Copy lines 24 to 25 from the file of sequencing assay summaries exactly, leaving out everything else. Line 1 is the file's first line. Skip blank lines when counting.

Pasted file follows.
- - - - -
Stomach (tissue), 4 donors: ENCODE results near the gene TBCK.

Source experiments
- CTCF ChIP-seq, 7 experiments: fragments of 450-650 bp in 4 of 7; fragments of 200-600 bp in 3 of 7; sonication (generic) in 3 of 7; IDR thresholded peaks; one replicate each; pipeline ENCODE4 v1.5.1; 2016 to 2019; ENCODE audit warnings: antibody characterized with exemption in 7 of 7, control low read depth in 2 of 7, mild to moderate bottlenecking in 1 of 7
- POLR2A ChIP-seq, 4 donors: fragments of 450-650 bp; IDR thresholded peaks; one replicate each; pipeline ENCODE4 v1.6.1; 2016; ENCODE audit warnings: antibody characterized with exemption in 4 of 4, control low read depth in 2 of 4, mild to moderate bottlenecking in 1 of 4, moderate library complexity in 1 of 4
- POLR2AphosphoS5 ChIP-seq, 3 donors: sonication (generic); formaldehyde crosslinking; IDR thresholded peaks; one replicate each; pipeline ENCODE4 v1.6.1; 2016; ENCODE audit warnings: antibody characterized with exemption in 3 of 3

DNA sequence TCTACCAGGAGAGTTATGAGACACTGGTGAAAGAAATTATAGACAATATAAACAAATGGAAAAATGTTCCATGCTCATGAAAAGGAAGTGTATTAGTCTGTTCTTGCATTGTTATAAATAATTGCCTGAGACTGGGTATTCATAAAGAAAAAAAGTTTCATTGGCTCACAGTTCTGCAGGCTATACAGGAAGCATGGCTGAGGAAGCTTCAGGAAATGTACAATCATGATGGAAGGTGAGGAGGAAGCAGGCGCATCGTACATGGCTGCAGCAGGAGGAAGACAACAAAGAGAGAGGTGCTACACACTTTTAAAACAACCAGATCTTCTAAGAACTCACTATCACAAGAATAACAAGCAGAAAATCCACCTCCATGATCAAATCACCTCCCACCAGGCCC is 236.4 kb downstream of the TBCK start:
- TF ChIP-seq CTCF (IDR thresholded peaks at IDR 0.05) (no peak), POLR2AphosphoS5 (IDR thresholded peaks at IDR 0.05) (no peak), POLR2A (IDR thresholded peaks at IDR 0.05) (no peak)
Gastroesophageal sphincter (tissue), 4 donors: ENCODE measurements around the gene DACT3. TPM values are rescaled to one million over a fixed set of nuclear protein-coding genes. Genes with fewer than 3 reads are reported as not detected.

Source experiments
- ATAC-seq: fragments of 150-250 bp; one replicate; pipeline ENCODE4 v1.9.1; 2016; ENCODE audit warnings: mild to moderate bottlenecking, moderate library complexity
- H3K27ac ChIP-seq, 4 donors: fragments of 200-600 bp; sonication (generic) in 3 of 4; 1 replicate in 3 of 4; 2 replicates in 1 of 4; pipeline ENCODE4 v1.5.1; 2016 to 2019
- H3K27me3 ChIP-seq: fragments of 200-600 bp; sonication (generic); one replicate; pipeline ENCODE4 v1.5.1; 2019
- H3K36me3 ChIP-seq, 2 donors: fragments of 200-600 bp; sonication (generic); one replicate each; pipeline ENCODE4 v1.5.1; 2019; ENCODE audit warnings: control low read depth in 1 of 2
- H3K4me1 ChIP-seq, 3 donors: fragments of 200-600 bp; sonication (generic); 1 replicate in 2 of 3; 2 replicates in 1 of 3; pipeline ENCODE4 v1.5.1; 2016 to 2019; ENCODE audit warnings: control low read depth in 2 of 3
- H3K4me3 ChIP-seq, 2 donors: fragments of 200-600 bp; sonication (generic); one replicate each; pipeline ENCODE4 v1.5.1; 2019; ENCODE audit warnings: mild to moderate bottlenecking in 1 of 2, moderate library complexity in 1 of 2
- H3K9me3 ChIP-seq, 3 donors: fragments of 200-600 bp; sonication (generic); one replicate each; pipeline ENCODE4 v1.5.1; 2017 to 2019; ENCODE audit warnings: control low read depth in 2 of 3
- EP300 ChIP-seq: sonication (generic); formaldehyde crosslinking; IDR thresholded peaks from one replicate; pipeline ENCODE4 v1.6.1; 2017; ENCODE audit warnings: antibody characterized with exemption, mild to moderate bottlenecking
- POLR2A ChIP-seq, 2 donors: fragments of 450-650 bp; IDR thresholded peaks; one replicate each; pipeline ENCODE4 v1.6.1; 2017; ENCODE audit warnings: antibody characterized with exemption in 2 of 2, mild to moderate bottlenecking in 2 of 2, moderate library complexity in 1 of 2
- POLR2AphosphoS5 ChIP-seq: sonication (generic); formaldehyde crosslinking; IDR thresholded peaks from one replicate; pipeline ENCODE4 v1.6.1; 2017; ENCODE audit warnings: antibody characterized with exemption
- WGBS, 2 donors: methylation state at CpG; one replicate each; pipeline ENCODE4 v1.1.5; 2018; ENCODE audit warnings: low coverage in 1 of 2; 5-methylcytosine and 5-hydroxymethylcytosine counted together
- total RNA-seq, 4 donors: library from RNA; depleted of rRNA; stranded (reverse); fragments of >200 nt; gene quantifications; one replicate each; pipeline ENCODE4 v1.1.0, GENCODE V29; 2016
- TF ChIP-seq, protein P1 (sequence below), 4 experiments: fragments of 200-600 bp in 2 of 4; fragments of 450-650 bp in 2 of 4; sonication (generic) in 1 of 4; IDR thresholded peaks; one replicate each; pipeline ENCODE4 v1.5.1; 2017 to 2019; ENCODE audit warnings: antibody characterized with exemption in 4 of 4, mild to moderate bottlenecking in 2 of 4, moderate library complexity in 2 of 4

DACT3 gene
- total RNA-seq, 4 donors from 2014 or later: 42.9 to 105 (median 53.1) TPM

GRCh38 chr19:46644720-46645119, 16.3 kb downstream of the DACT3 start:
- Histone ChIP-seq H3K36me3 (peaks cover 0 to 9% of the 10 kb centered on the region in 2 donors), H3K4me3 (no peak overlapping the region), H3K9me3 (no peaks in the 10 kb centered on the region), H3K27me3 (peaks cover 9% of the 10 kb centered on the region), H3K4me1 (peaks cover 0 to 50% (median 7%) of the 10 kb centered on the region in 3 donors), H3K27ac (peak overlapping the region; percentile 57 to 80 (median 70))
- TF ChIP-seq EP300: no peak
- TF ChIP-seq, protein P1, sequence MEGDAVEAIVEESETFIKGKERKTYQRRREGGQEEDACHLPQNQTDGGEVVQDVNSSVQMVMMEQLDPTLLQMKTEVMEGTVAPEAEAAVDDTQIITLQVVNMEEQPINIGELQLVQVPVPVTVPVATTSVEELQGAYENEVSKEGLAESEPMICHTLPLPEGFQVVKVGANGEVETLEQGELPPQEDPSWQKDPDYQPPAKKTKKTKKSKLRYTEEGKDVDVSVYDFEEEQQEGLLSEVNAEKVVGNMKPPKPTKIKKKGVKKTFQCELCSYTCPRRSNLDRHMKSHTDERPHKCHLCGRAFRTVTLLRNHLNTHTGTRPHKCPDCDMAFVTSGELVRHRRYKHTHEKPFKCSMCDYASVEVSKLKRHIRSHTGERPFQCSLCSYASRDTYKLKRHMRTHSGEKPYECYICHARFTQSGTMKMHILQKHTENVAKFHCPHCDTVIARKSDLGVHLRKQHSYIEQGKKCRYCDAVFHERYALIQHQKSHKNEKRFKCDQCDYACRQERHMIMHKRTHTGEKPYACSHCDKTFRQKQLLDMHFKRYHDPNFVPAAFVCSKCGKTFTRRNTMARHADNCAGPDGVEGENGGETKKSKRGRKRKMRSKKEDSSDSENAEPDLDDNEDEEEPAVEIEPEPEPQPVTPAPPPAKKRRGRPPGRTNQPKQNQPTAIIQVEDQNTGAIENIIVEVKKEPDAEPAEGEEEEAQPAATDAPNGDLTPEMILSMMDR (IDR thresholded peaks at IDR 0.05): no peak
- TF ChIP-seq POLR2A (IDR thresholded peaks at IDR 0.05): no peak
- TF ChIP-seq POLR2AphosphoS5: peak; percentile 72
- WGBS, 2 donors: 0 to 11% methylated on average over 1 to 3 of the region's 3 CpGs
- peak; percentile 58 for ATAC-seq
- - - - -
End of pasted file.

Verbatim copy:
- total RNA-seq, 4 donors from 2014 or later: 42.9 to 105 (median 53.1) TPM

GRCh38 chr19:46644720-46645119, 16.3 kb downstream of the DACT3 start: